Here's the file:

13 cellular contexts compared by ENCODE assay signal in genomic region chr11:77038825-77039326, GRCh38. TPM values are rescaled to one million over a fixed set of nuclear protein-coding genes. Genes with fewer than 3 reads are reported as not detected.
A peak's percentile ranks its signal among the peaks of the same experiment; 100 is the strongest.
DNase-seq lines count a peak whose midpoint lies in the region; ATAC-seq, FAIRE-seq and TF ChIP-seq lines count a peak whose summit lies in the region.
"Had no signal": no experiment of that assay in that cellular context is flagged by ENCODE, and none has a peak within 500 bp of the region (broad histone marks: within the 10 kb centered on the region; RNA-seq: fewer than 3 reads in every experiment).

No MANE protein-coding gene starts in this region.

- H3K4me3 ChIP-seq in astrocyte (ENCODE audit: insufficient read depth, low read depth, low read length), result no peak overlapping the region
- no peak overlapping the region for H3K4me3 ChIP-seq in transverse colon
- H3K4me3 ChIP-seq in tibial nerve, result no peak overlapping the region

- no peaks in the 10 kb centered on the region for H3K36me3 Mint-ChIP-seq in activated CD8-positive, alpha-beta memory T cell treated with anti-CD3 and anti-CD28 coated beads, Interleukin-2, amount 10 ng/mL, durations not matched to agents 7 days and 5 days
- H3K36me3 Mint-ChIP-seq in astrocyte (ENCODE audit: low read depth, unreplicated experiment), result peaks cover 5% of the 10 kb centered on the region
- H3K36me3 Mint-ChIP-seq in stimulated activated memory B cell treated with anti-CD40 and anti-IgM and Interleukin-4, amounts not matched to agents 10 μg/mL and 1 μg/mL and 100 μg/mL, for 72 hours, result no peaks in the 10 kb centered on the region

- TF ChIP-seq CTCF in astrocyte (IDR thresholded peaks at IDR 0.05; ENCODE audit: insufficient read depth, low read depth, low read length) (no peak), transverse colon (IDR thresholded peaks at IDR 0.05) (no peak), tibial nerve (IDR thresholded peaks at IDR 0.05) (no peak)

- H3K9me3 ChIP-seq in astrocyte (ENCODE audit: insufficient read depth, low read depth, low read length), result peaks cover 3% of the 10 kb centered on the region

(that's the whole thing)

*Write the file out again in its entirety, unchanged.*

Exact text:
13 cellular contexts compared by ENCODE assay signal in genomic region chr11:77038825-77039326, GRCh38. TPM values are rescaled to one million over a fixed set of nuclear protein-coding genes. Genes with fewer than 3 reads are reported as not detected.
A peak's percentile ranks its signal among the peaks of the same experiment; 100 is the strongest.
DNase-seq lines count a peak whose midpoint lies in the region; ATAC-seq, FAIRE-seq and TF ChIP-seq lines count a peak whose summit lies in the region.
"Had no signal": no experiment of that assay in that cellular context is flagged by ENCODE, and none has a peak within 500 bp of the region (broad histone marks: within the 10 kb centered on the region; RNA-seq: fewer than 3 reads in every experiment).

No MANE protein-coding gene starts in this region.

- H3K4me3 ChIP-seq in astrocyte (ENCODE audit: insufficient read depth, low read depth, low read length), result no peak overlapping the region
- no peak overlapping the region for H3K4me3 ChIP-seq in transverse colon
- H3K4me3 ChIP-seq in tibial nerve, result no peak overlapping the region

- no peaks in the 10 kb centered on the region for H3K36me3 Mint-ChIP-seq in activated CD8-positive, alpha-beta memory T cell treated with anti-CD3 and anti-CD28 coated beads, Interleukin-2, amount 10 ng/mL, durations not matched to agents 7 days and 5 days
- H3K36me3 Mint-ChIP-seq in astrocyte (ENCODE audit: low read depth, unreplicated experiment), result peaks cover 5% of the 10 kb centered on the region
- H3K36me3 Mint-ChIP-seq in stimulated activated memory B cell treated with anti-CD40 and anti-IgM and Interleukin-4, amounts not matched to agents 10 μg/mL and 1 μg/mL and 100 μg/mL, for 72 hours, result no peaks in the 10 kb centered on the region

- TF ChIP-seq CTCF in astrocyte (IDR thresholded peaks at IDR 0.05; ENCODE audit: insufficient read depth, low read depth, low read length) (no peak), transverse colon (IDR thresholded peaks at IDR 0.05) (no peak), tibial nerve (IDR thresholded peaks at IDR 0.05) (no peak)

- H3K9me3 ChIP-seq in astrocyte (ENCODE audit: insufficient read depth, low read depth, low read length), result peaks cover 3% of the 10 kb centered on the region